As Ulster prepare to embark on another endeavour to win their first European trophy since 1999, there will need to be an extra focus placed on Bath this weekend.
And no, it's not because it's European week and everyone needs to raise their level just that little bit more. That should be a given due to the nature of the competition - this is as close to Test rugby as you'll get at club level.
Rather, this weekend's clash at The Rec is important because it's the first game, and winning your first game is paramount when it comes to qualifying for the knockouts in Europe. While in the league you can get away with a few patchy results early in the campaign, you won't recover from a bad start in Europe.
Dan McFarland will likely be drilling that into his players' skulls until it's all they can hear this week, and if he's not then he should be. History very emphatically tells us that Ulster only succeed in Europe whenever they come out of the gates hot and, with a very testing pool again this time around, that will probably be the case again.
In the six seasons that Ulster have reached the last-eight in Europe, on five of those occasions they have won their opening fixture. The other was, ironically, back in the 1998/99 season - what happened that campaign, I wonder? - when they drew 38-38 against Edinburgh first up in their pool, so it wasn't an insurmountable result like it could have been.
Not once have Ulster lost their opening game and gone on to make the play-offs. Indeed, the closest they came was when they missed out on a knockout berth on points difference back in 2015/16 having been beaten 27-9 by Saracens at Kingspan Stadium in the opening game.
In the seasons they've reached the last-eight, their opening wins have been fairly comfortable too. 24-10 over Leicester Tigers last season. 22-16 over the Tigers again in 13/14. 41-17 against Castres back in 12/13. 16-11 against Clermont Auvergne, who come to Belfast next weekend, in 11/12 and 30-6 against Italian minnows Aironi the year before that.
Of course, winning your opening game does not guarantee qualification, as reflected in the fact that Ulster have won their opening game eight times and not reached the knockouts. That means that only 38.46% of the time, Ulster winning their opening game in the pool has resulted in them making the quarter-finals.
But the stats do reflect that winning your first game is vital. Not only does it get you on the board early doors, it builds momentum in Europe, which is always so different to league play, no matter how it's dressed up. And if Ulster's history is anything to go by then they simply have to win against Bath if they're to stand any chance of going through to the last-eight.
Although the common thread within those wins is apparent: they've all been at home. In fact, Ulster have never reached the knockouts of the Champions Cup after starting their pool campaign away from home, as they do on Saturday. And they've only won two of the eight away openers they've had in the European Cup altogether, with their last coming a whopping 18 years ago in 2001 against Treviso.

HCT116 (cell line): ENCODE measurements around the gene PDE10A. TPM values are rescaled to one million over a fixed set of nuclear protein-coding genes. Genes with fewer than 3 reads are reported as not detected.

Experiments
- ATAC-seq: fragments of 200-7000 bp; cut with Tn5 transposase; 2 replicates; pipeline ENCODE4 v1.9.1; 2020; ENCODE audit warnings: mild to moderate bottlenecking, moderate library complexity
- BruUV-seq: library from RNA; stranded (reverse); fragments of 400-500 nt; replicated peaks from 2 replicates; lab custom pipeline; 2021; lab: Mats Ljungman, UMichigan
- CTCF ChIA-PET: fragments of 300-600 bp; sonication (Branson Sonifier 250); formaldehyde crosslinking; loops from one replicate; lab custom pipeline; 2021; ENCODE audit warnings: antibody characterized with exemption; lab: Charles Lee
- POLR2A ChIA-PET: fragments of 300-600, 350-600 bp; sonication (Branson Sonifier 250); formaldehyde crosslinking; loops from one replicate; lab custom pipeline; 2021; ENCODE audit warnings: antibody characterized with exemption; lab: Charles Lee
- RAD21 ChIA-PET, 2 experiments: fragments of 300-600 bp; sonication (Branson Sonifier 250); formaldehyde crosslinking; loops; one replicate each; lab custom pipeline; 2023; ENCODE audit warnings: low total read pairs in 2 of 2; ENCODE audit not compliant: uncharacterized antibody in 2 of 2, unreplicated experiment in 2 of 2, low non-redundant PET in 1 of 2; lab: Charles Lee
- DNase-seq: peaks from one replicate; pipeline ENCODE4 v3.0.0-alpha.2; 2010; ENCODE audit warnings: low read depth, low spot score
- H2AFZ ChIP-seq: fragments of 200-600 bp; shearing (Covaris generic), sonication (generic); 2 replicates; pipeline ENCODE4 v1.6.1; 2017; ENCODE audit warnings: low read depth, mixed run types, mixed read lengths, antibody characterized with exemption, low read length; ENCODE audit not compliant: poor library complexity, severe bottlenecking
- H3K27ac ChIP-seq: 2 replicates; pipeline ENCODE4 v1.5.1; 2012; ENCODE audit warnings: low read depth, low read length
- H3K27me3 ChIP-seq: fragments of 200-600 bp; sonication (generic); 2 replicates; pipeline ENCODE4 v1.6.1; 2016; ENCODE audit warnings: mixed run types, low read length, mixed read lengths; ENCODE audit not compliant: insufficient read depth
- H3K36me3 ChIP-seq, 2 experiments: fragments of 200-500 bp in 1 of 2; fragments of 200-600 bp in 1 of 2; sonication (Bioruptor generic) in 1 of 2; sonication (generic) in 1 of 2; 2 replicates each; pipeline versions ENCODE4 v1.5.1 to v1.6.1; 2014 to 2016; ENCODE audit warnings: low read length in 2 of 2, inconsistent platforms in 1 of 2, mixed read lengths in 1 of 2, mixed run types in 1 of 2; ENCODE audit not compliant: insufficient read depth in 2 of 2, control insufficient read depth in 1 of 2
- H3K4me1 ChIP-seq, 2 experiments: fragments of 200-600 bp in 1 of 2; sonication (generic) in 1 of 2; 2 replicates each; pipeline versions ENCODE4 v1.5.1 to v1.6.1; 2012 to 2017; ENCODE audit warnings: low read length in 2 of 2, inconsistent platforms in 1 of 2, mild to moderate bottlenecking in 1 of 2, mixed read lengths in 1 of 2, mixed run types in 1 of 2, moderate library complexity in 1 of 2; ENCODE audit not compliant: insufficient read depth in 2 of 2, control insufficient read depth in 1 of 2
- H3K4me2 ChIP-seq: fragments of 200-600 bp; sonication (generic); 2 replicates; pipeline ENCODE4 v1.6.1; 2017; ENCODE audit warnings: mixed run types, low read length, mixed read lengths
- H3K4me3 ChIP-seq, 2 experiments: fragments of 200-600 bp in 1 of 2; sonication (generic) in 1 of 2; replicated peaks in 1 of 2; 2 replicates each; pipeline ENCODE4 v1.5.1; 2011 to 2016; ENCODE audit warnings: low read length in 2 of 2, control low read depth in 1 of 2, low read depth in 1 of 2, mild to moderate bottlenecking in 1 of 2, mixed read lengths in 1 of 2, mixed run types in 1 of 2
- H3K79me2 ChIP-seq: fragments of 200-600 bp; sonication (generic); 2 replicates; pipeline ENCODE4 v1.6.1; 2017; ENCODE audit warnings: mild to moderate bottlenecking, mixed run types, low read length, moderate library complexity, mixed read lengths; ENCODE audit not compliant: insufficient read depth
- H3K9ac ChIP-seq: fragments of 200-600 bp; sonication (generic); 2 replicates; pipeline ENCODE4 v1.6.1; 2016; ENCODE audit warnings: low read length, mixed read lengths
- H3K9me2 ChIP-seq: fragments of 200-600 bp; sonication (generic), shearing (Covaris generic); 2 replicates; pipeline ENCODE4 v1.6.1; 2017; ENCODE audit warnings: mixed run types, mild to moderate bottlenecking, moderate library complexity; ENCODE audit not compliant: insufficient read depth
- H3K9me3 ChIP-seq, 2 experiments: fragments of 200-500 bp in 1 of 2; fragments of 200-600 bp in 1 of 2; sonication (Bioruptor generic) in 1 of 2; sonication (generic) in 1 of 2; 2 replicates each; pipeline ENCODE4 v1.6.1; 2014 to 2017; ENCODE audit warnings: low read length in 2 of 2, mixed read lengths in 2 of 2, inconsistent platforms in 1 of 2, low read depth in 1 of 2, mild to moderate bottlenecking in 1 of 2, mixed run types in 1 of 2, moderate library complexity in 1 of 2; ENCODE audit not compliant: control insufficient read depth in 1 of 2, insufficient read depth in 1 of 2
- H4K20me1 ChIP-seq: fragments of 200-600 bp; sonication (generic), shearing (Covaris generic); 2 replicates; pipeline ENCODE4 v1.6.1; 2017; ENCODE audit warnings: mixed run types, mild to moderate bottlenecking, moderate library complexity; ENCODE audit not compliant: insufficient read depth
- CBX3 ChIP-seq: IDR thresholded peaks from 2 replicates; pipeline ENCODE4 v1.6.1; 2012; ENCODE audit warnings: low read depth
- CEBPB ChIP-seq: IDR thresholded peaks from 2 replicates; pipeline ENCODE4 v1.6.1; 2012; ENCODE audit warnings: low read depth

Finding road wins in England have proven tough too, especially when they come in the opening game. Ulster have failed to win both of their opening games in England - against the Tigers (14/15) and Northampton Saints (02/03) - although they do have a good record against them at home in opening games with four wins from six.
As always, the stats have to be taken in context. For instance, Ulster's side of the late 2000s was not at the same standard as that of the early 2010s, while an opening round game against Aironi is considerably less taxing than welcome the salary-cap-dodging Saracens to Kingspan Stadium at the height of their powers. And only two away games for their opening tie since 2003 muddies the water somewhat, diluting their opportunities to win on the road during their purple patch.
But it doesn't shy away from the fact that getting an early win down on paper is crucial for a side looking to make a deep run into the Champions Cup, which Ulster should have at the forefront of their thoughts given their success last season. While it may be a tricky pool, they've been granted a favourable schedule with Clermont at home early in the campaign and their double-header against Harlequins in December.
That means they have to buck the trend and win away from home in England for the first time. But, of course, none of the stats that have gone before matter given that Ulster have never lost to Bath in European competition, winning all four of their previous meetings, including two at The Rec itself, which points to nothing else but an away win on Saturday.
So they'll say, anyway.
2018-19: W 24-10 vs Leicester Tigers (H)
2017-18: W 19-9 vs Wasps (H)
2016-17: L 13-28 vs Bordeaux-Begles (A)
2015-16: L 9-27 vs Saracens (H)
2014-15: L 18-25 vs Leicester Tigers (A)
2013-14: W 22-16 vs Leicester Tigers (H)
2012-13: W 41-17 vs Castres Olympique (H)
2011-12: W 16-11 vs Clermont Auvergne (H)
2010-11: W 30-6 vs Aironi (H)
2009-10: W 26-12 vs Bath (H)
2008-09: L 10-26 vs Stade Francais Paris (H)
2007-08: L 14-32 vs Gloucester (H)
2006-07: W 30-3 vs Toulouse (H)
2005-06: W 20-7 vs Benetton Treviso (H)
2004-05: W 21-16 vs Cardiff Blues (H)
2003-04: L 15-24 vs Newport-Gwent Dragons (A)
2002-03: L 9-32 vs Northampton Saints (A)
2001-02: W 33-28 vs Benetton Treviso (A)
2000-01: W 32-23 vs Cardiff (H)
1999-00: L 12-26 vs Bourgoin (A)
1998-99: D 38-38 vs Edinburgh (H)
1997-98: L 12-18 vs Glasgow (H)
1996-97: W 41-34 vs Caledonia (A)
1995-96: L 6-46 vs Cardiff (A)